If you’re suffering from iron deficiency, you should go through an iron rich foods list instead of going to the doctor’s and digging deep in your pockets for medicines. Natural means to treat any deficiency is always better than using medicines. High iron foods are extremely effective in improving the supply of oxygen to all parts of the body and this further helps in treating and dealing with a number of diseases.
Let’s take a look at why it is such an important nutrient for the body and which iron rich foods will help to keep you from suffering the symptoms of low iron levels.
What is Iron?
It is known as an “essential mineral” because it’s one of the minerals that is essential to the proper function and health of the human body. This mineral plays a big part in helping you maintain good energy levels so that your body can meet all physical requirements throughout your day. One of the largest roles that the mineral plays in your body takes place within the hemoglobin, which is a large part of what makes up a red blood cell. Your body cannot produce hemoglobin without iron, which means that if you don’t take in enough iron through your diet then you could end up with low levels of hemoglobin. So, why is hemoglobin important, you ask? Hemoglobin carries oxygen from your lungs to the cells all over your body, particularly the cells in your muscles. Without this oxygen your muscles will not have the energy they need to function properly and you would eventually find yourself in a weakened state.
Symptoms of Deficiency
It is important to understand some of the common symptoms of low iron so that you can recognize them if they should crop up. This is especially important if you feel like you don’t eat enough high iron foods. One of the primary symptoms of anemia, or low levels of hemoglobin/red blood cells, is general weakness and an overwhelming or unshakeable tiredness. Because the body’s muscles aren’t getting enough blood to fuel movement, they aren’t able to meet the demands of everyday life. The reduced levels of red blood cells can also make one’s skin appear pallid and the body may have trouble regulating its temperature. Listlessness, poor memory, trouble concentrating, delayed reflexes, and lack of coordination are all symptoms that will show up as the muscles are unable to perform. The tongue may be inflamed and sore, especially when chewing food. Headaches, dizziness, loss of appetite, cravings for dirt or other generally inedible items, itchy skin, irritability, depression, sore joints, muscle cramps, and dented nails are also associated with low levels of iron but can be harder to use in diagnosing anemia because they are so broad in nature.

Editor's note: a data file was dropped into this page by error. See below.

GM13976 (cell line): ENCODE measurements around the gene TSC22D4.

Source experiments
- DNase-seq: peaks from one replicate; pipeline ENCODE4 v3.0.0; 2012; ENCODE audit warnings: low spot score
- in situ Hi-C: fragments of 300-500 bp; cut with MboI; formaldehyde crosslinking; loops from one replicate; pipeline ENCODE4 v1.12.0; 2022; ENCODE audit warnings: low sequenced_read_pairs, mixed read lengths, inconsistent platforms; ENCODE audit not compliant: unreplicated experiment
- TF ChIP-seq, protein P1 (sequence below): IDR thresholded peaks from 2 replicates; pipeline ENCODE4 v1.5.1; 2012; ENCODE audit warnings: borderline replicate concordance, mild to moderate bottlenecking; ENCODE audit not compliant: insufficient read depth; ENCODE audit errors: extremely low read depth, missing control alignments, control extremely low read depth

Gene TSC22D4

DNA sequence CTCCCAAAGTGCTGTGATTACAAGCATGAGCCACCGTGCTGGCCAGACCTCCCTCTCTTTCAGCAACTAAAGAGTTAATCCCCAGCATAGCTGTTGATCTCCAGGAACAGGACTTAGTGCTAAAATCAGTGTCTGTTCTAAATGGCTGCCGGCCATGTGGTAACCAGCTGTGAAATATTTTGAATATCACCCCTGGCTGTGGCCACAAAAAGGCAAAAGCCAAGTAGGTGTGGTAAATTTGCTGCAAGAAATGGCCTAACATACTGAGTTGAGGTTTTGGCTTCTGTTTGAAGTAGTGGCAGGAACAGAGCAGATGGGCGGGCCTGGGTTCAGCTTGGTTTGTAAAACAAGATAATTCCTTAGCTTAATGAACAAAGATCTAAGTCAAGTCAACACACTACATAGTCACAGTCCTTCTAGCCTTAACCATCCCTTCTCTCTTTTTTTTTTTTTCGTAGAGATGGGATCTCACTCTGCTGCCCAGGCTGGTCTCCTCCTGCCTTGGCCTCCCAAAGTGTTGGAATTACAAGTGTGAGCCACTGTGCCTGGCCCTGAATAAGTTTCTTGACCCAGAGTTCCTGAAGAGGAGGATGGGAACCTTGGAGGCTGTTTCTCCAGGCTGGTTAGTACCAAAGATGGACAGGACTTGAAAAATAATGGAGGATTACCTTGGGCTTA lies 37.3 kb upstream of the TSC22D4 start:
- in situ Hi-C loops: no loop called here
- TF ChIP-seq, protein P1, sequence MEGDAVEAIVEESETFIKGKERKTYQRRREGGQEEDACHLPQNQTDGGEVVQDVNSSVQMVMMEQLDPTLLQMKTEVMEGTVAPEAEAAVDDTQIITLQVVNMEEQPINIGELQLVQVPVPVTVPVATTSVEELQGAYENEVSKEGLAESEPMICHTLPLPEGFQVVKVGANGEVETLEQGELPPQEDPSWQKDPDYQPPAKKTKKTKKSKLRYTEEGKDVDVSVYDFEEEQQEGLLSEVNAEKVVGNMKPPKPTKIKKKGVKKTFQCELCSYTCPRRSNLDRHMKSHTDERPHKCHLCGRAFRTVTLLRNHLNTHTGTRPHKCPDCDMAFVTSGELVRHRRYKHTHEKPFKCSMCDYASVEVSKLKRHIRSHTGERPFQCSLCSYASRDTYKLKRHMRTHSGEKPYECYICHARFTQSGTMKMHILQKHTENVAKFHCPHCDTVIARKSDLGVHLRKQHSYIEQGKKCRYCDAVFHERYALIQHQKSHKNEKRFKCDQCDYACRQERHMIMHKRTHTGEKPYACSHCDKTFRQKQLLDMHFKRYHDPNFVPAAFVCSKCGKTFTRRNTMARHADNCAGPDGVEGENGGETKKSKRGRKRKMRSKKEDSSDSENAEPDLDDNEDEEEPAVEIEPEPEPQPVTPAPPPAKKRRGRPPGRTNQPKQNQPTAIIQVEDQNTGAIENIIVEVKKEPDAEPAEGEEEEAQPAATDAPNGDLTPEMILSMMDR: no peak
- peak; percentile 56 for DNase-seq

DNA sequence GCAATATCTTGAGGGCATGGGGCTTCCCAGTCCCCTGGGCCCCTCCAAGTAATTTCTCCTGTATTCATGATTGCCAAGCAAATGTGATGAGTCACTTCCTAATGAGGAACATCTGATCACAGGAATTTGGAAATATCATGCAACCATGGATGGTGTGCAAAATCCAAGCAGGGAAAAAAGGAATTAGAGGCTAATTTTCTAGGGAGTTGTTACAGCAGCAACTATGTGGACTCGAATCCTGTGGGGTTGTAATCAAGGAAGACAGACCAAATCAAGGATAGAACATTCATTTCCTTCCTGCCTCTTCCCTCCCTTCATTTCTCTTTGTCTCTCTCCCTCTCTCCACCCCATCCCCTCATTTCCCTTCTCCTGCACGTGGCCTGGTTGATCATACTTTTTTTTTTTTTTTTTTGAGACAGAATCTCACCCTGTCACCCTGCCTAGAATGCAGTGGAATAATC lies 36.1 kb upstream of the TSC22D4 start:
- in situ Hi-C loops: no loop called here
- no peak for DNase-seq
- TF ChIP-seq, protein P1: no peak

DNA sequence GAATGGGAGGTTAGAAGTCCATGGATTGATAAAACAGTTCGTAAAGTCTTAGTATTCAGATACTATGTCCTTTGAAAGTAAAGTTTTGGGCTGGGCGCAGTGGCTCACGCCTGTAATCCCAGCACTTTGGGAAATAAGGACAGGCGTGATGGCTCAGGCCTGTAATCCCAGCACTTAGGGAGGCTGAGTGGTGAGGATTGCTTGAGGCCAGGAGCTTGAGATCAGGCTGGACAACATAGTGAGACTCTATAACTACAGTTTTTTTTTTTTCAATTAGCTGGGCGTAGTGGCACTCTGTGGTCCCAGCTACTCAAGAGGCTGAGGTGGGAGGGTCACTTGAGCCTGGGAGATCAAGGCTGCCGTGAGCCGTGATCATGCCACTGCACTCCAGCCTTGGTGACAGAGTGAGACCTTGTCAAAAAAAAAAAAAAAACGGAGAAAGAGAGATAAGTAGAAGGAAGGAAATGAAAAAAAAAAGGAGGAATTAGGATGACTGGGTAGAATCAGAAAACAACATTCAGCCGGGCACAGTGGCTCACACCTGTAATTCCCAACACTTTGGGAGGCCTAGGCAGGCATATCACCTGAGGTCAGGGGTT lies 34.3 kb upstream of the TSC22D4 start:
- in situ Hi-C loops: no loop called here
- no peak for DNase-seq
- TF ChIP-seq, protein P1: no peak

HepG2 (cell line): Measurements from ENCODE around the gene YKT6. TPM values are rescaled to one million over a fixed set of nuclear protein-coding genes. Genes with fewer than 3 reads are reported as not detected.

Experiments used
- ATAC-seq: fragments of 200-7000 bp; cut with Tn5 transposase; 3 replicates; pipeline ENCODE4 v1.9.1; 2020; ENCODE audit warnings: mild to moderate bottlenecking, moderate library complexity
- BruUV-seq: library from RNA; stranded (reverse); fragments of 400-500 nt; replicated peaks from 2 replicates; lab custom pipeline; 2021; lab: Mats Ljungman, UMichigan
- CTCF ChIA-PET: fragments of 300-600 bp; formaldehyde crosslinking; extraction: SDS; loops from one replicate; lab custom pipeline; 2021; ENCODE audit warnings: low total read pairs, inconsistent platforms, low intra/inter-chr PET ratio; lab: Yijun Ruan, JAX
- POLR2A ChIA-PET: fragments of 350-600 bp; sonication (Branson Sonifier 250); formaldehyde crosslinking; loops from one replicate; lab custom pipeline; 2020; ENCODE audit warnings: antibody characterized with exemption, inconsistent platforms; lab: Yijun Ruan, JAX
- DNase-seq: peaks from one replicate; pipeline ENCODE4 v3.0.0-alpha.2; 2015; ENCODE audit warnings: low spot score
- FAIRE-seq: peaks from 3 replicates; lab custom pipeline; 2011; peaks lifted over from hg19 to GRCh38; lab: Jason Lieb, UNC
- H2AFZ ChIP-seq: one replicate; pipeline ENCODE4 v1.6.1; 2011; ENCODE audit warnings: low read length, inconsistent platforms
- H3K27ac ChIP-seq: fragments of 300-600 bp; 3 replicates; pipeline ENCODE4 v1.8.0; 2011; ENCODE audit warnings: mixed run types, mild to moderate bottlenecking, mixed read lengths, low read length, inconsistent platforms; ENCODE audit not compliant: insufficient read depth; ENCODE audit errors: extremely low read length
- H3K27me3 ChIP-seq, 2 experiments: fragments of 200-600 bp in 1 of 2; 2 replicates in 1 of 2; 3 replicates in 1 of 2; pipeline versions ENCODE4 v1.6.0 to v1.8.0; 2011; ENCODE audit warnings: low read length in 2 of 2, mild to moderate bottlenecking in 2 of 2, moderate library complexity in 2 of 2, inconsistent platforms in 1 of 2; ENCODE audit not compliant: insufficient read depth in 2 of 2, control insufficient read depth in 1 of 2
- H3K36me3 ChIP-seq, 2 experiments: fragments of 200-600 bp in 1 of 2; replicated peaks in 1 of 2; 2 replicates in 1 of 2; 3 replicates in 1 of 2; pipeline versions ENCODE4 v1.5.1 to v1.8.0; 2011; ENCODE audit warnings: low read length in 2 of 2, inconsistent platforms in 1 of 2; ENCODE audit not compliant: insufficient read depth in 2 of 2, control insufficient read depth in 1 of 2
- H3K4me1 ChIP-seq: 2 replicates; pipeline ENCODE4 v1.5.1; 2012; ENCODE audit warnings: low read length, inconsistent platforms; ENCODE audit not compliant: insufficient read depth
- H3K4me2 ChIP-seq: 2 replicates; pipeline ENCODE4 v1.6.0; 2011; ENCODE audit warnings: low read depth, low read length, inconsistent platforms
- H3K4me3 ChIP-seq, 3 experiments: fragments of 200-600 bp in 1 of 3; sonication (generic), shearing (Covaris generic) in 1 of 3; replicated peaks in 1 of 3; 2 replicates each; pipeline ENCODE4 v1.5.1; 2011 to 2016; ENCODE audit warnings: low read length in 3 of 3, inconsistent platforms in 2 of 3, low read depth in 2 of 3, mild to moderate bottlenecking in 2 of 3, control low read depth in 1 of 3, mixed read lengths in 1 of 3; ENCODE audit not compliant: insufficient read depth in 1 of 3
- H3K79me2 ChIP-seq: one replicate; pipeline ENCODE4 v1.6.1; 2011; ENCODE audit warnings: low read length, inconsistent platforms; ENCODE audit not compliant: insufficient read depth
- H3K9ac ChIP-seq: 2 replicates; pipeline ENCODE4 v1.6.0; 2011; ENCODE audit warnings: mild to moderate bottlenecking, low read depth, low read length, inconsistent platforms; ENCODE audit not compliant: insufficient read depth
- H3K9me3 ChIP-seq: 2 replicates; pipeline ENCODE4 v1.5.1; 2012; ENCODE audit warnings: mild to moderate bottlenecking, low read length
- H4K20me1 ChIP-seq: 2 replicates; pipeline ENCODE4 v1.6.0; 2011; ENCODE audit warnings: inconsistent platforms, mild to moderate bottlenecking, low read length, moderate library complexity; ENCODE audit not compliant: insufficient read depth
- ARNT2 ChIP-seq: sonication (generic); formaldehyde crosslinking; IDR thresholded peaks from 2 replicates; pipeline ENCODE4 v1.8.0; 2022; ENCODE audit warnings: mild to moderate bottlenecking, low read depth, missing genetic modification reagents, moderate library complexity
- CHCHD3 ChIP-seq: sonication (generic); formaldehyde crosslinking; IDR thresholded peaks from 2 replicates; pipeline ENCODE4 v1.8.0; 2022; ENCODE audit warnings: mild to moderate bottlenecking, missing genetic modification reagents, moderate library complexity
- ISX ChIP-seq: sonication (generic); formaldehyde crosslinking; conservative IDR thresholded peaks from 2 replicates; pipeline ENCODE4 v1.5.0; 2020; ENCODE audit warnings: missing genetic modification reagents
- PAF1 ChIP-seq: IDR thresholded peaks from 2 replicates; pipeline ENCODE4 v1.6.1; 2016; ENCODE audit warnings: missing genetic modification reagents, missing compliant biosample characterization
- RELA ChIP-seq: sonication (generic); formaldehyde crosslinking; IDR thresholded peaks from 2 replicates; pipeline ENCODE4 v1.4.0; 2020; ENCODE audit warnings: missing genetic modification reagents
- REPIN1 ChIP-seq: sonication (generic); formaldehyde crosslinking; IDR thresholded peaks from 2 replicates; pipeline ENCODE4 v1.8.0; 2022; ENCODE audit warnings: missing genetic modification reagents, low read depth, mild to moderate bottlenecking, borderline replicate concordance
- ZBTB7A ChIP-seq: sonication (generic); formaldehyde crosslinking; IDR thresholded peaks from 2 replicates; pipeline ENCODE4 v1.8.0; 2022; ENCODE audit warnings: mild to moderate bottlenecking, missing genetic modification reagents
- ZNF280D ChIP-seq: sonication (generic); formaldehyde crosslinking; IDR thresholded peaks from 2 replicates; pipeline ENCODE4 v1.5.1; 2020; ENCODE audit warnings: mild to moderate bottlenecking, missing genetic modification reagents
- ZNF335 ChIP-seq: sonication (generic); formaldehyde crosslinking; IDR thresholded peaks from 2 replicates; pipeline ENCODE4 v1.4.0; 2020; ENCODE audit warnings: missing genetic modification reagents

Why Your Iron Intake May Need to Increase
You may find that you suddenly start to show the signs of a deficiency even if you have never been diagnosed with anemia before. If you feel that your consumption of iron hasn’t really changed, then the issue may be that your body’s need for this mineral has increased. One of the most common changes is pregnancy. During pregnancy a woman’s body will produce about 1.5 times the normal amount of blood. As you can probably imagine it takes a lot of iron to feed that much hemoglobin production. It isn’t just the blood that needs it, but the placenta and the baby require extra iron as well. This can lead to cravings for some really weird things—even dirt or mud, which is the body’s way of trying to obtain missing minerals. This condition is called pica. Pregnancy related anemia is usually treated by taking iron and folic acid supplements as well as eating a well rounded diet with plenty of green vegetables.
Another reason why you needs may have increased is blood loss. If you have had a series of heavy periods or if your periods come frequently and randomly, then this might be why you experience symptoms of anemia. In addition to heavy periods, a food allergy can be the source behind low iron levels. Bloody stool and/or diarrhea are common symptoms of a mild or severe food allergy. Other symptoms of a food allergy include irritability, vomiting, stomach cramps, nausea, and bloating. In order to avoid anemia related to a food allergy you would have to avoid the allergen altogether.